Royal Dutch Shell has entered an agreement with Cosan Limited, an energy conglomerate in Brazil, to sell its stake in Comgas. Cosan already has a 63.1% stake in Comgas. The deal will see Royal Dutch Shell dispose of its 16.8% interests in the largest natural gas distributor in Brazil by selling its 21.8 million shares in Comgas. Shell will get approximately $380 million after selling the stake. The deal could be concluded before the year ends if the closing conditions are met.
“This transaction allows us to focus our efforts in Brazil on areas where we see the most strategic value for Shell longer-term. Brazil is an important country to Shell, and our portfolio of high quality assets and development opportunities positions us well for the future,” said the director of Integrated Gas and New Energies at Royal Dutch Shell, Maarten Wetselaar.
Downstream and upstream businesses
Besides a deepwater portfolio Royal Dutch Shell also has downstream businesses in Brazil. The Anglo-Dutch oil giant also has minority stakes in Iara, Lapa, Sapinhoa, Lula and Libra fields. These fields are all located in the Santos Basin. In Brazil Royal Dutch Shell operates its business via Shell Brazil Holding B.V, Integral Investments B.V. and Shell Gas B.V. Cosan Limited on the other hand operates its businesses via Cosan Corporate, Moove, Comgas, Raizen Combustiveis and Raizen Energia.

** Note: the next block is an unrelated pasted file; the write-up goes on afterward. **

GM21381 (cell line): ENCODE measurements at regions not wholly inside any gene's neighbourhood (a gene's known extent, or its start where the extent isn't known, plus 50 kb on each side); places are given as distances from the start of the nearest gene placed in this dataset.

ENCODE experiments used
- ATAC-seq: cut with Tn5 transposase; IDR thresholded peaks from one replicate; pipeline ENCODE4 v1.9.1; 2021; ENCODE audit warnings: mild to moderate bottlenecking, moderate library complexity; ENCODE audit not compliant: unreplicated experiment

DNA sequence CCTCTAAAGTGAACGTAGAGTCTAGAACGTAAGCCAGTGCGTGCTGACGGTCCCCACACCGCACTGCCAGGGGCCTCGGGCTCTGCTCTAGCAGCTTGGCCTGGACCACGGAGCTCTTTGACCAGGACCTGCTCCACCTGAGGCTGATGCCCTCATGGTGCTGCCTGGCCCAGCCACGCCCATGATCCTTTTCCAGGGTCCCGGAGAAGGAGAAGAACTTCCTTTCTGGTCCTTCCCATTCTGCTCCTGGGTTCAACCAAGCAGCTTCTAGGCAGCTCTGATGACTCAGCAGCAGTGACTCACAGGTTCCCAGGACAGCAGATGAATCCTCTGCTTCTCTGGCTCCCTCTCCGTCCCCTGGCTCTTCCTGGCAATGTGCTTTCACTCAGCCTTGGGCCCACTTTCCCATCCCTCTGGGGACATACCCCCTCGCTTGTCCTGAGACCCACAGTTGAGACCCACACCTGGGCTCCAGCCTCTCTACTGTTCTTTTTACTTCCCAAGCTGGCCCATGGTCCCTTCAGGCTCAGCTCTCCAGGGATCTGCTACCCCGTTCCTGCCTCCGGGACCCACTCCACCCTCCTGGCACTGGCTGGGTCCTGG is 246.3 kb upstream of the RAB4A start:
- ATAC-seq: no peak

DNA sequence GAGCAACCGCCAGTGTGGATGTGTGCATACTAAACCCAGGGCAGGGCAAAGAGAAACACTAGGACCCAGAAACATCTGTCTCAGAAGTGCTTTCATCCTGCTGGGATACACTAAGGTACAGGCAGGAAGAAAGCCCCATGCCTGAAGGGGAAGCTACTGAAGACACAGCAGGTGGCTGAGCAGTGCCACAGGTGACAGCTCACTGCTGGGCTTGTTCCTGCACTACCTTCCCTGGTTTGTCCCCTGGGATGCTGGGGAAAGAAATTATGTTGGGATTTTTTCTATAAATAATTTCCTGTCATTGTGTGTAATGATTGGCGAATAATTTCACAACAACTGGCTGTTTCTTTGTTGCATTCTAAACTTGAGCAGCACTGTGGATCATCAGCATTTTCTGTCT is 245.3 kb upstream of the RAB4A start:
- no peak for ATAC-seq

Recently amendments were made to the oil sector laws in South America’s largest economy and this has increase the viability of investments in the country’s oil industry. Royal Dutch Shell has also been making enhancements in its upstream portfolio and in the course of the coming three years intends to acquire deep-water vessels that are more standardized.
The oil major is also contemplating disposing of a 17% stake it holds in Oman’s Mukhaizna oil field. Occidental Petroleum Corporation operates the field which has a daily production rate of 127,000 barrels per day. Once it sells this stake Royal Dutch Shell expected to pocket approximately $200 million.
These divestment moves are part of the oil giant’s strategy to lower its debt which came about after it acquired BG Group at a price of $50 billion. Between 2016 and 2018 the oil major expects to have netted $30 billion from the portfolio optimization strategy. So far Shell is on track to close divestment deals worth $25 billion which means that the target will be met by next year.